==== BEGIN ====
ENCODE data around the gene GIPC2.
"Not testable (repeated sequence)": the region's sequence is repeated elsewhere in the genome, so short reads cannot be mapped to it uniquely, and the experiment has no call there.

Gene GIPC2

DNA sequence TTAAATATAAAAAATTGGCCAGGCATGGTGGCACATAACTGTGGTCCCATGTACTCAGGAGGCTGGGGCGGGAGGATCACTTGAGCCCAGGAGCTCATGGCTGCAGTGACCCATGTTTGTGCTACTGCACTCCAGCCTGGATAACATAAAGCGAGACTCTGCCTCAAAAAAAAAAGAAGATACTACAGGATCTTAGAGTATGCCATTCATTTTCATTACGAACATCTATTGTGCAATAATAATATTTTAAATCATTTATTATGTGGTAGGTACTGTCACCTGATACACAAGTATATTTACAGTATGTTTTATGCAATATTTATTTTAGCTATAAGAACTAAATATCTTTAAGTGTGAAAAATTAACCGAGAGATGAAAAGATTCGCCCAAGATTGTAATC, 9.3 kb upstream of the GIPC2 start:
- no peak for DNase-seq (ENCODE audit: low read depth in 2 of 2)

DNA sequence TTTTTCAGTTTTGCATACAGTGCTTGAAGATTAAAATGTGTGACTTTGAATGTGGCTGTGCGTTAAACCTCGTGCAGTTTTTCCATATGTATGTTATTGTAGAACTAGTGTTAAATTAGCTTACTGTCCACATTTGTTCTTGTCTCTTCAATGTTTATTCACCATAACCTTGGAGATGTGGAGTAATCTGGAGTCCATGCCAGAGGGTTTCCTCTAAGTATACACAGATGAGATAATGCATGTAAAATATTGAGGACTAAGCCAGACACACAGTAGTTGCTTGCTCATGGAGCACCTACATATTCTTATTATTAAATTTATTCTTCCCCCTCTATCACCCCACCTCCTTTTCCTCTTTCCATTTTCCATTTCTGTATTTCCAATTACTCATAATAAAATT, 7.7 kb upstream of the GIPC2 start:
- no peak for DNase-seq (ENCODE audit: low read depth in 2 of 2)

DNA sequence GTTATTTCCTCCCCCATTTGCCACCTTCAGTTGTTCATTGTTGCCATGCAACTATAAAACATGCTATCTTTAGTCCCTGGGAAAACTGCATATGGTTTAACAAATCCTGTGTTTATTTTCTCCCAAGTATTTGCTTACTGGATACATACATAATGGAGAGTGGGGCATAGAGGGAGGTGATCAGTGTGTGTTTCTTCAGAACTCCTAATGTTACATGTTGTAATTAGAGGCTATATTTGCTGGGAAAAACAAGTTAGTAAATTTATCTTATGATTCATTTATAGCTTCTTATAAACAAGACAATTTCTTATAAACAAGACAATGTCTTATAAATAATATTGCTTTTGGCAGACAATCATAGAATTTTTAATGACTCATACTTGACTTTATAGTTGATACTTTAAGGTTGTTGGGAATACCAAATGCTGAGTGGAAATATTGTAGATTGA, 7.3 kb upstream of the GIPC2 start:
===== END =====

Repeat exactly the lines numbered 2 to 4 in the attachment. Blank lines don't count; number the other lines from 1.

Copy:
"Not testable (repeated sequence)": the region's sequence is repeated elsewhere in the genome, so short reads cannot be mapped to it uniquely, and the experiment has no call there.

Gene GIPC2

DNA sequence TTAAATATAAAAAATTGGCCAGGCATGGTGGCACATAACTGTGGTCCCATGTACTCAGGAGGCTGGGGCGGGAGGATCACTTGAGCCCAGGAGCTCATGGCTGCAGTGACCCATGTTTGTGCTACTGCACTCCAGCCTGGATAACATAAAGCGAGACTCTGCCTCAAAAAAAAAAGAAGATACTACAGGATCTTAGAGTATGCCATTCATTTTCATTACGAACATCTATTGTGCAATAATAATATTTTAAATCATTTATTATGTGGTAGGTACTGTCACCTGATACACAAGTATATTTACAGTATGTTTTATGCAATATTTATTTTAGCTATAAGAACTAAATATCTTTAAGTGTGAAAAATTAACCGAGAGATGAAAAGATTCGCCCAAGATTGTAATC, 9.3 kb upstream of the GIPC2 start: